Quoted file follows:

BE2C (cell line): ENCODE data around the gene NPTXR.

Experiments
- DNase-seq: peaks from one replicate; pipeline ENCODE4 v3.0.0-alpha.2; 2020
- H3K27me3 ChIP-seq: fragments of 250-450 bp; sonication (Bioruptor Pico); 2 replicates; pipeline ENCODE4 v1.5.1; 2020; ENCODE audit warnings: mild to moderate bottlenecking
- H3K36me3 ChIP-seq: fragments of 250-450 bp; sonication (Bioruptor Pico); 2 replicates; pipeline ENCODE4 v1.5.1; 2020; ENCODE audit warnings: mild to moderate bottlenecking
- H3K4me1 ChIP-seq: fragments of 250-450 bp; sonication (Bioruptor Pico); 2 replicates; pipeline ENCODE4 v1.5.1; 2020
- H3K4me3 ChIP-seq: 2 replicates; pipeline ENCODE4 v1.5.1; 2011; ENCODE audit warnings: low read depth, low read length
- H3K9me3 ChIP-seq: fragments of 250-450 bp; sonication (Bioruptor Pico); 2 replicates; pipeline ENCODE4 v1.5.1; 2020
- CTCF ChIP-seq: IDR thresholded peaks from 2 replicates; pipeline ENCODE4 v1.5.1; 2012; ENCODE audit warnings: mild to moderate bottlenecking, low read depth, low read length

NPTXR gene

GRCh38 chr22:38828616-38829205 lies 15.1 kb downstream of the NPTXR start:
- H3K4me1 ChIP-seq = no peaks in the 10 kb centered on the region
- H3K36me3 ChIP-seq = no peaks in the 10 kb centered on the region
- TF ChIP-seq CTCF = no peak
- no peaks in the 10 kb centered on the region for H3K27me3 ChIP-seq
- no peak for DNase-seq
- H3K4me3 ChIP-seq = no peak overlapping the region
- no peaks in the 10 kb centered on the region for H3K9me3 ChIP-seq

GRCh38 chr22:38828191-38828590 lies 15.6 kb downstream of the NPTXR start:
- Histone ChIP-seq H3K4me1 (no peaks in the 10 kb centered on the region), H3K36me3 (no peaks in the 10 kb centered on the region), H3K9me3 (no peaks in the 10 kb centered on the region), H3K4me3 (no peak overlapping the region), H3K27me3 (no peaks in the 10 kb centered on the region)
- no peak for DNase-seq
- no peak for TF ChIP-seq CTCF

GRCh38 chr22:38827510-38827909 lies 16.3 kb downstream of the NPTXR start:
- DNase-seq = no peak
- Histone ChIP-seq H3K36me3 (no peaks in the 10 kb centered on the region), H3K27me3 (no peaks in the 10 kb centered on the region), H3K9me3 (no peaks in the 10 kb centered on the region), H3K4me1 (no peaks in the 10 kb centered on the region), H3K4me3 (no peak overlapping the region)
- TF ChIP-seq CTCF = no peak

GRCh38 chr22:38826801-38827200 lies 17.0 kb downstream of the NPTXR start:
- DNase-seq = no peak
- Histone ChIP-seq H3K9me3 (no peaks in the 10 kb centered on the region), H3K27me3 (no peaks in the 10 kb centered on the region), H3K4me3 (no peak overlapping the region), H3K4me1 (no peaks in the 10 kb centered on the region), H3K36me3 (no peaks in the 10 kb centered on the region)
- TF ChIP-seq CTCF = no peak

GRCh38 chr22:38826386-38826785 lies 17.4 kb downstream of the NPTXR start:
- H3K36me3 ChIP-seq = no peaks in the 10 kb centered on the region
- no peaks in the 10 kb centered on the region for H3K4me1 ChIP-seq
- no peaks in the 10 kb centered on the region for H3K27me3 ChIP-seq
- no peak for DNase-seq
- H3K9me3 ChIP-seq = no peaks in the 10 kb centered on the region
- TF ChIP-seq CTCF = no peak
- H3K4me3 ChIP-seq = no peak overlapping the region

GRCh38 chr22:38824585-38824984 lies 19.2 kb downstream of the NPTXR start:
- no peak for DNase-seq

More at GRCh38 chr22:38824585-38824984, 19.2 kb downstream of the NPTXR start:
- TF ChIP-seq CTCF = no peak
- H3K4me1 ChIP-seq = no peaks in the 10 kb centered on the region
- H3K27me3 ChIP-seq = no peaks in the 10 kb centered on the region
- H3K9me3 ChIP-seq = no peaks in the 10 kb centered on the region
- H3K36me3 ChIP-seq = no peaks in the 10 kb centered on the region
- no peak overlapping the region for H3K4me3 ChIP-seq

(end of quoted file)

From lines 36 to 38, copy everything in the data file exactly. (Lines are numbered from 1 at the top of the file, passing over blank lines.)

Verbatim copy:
- H3K9me3 ChIP-seq = no peaks in the 10 kb centered on the region
- TF ChIP-seq CTCF = no peak
- H3K4me3 ChIP-seq = no peak overlapping the region